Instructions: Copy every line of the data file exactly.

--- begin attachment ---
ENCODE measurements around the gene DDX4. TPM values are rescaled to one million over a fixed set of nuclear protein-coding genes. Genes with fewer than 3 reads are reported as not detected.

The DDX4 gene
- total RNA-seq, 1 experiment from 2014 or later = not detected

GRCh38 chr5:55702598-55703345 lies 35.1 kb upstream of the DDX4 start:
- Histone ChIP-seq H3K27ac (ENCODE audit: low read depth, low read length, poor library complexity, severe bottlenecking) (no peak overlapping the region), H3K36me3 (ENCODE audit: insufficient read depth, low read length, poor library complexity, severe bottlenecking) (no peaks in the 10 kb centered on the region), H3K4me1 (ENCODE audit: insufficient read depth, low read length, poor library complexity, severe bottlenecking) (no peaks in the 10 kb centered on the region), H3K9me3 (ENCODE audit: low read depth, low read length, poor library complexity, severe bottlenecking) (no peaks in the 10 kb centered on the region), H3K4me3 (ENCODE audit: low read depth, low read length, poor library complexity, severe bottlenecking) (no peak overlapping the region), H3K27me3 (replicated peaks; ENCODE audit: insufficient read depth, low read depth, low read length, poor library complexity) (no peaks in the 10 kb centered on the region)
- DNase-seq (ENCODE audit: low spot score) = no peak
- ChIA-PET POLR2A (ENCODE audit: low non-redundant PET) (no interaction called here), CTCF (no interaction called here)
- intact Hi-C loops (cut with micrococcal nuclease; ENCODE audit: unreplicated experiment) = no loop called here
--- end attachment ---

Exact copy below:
ENCODE measurements around the gene DDX4. TPM values are rescaled to one million over a fixed set of nuclear protein-coding genes. Genes with fewer than 3 reads are reported as not detected.

The DDX4 gene
- total RNA-seq, 1 experiment from 2014 or later = not detected

GRCh38 chr5:55702598-55703345 lies 35.1 kb upstream of the DDX4 start:
- Histone ChIP-seq H3K27ac (ENCODE audit: low read depth, low read length, poor library complexity, severe bottlenecking) (no peak overlapping the region), H3K36me3 (ENCODE audit: insufficient read depth, low read length, poor library complexity, severe bottlenecking) (no peaks in the 10 kb centered on the region), H3K4me1 (ENCODE audit: insufficient read depth, low read length, poor library complexity, severe bottlenecking) (no peaks in the 10 kb centered on the region), H3K9me3 (ENCODE audit: low read depth, low read length, poor library complexity, severe bottlenecking) (no peaks in the 10 kb centered on the region), H3K4me3 (ENCODE audit: low read depth, low read length, poor library complexity, severe bottlenecking) (no peak overlapping the region), H3K27me3 (replicated peaks; ENCODE audit: insufficient read depth, low read depth, low read length, poor library complexity) (no peaks in the 10 kb centered on the region)
- DNase-seq (ENCODE audit: low spot score) = no peak
- ChIA-PET POLR2A (ENCODE audit: low non-redundant PET) (no interaction called here), CTCF (no interaction called here)
- intact Hi-C loops (cut with micrococcal nuclease; ENCODE audit: unreplicated experiment) = no loop called here